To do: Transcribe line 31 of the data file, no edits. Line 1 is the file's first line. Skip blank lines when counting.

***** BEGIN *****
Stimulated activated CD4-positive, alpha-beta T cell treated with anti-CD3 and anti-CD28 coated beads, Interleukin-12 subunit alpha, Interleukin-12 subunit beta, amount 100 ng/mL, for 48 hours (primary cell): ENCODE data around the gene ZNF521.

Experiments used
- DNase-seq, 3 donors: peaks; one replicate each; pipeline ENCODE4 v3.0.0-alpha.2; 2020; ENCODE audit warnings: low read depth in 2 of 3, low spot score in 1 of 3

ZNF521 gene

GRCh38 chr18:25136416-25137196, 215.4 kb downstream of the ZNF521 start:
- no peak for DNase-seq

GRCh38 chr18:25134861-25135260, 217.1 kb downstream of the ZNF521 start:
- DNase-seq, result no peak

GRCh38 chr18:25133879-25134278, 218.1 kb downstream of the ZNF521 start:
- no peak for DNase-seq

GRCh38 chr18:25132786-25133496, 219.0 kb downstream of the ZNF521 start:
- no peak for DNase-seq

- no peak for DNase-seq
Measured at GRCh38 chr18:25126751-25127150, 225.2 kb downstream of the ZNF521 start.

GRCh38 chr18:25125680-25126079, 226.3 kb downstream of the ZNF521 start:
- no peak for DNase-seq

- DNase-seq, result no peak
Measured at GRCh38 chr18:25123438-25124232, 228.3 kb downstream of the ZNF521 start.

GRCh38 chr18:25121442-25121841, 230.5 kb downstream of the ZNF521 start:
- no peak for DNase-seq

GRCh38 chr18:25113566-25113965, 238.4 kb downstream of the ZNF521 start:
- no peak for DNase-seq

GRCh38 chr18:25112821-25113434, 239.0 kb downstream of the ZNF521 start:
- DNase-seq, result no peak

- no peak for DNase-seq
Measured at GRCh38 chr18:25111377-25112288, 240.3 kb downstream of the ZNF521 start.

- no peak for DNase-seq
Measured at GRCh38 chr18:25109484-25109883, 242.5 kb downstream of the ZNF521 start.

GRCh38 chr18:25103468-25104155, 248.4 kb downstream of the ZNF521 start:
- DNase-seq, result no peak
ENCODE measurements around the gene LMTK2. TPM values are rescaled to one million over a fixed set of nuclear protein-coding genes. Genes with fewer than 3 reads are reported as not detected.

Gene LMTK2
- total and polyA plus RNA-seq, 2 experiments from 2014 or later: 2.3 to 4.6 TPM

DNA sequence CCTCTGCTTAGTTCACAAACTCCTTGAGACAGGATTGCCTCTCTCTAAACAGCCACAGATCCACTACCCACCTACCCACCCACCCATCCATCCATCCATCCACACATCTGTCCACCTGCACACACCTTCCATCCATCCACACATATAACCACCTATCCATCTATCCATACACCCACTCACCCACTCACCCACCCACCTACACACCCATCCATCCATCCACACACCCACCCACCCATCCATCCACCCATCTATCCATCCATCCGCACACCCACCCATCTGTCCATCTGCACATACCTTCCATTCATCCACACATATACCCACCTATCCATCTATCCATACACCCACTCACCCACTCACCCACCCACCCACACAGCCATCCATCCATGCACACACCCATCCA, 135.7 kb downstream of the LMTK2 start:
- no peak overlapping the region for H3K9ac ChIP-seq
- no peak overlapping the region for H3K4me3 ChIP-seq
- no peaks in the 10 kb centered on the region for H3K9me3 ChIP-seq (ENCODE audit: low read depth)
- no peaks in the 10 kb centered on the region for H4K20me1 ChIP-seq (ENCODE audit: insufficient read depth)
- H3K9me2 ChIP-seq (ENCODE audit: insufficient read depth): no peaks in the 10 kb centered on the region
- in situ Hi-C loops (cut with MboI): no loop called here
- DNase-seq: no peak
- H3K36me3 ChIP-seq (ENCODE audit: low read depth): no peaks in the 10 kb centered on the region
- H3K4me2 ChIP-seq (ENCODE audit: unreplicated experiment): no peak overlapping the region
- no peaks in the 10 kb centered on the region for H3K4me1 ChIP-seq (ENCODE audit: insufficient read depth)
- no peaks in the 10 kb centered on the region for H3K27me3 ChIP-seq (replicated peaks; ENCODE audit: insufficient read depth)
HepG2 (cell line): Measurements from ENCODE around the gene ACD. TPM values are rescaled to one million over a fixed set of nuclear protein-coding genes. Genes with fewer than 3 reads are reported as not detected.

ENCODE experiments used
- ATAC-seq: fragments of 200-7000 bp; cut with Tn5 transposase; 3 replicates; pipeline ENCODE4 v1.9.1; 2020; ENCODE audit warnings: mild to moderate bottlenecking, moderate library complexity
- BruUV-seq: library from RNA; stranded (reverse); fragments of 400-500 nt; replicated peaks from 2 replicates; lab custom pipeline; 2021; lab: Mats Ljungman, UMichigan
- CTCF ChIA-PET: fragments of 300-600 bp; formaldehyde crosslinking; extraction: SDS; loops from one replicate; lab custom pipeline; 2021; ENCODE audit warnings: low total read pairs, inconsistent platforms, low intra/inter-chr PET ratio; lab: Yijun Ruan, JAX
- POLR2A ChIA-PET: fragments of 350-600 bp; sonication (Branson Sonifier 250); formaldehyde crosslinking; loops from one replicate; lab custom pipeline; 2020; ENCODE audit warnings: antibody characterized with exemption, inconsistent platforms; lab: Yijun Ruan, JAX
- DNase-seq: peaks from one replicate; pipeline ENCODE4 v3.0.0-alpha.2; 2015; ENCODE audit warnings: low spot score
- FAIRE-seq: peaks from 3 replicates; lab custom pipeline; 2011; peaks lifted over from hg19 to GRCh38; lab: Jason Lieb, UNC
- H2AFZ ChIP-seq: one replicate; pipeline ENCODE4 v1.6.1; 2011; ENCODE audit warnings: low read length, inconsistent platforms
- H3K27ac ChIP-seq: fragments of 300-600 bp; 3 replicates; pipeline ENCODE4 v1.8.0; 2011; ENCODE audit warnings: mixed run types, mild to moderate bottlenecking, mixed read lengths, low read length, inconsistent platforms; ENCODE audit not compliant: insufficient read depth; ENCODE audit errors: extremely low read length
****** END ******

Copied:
ENCODE measurements around the gene LMTK2. TPM values are rescaled to one million over a fixed set of nuclear protein-coding genes. Genes with fewer than 3 reads are reported as not detected.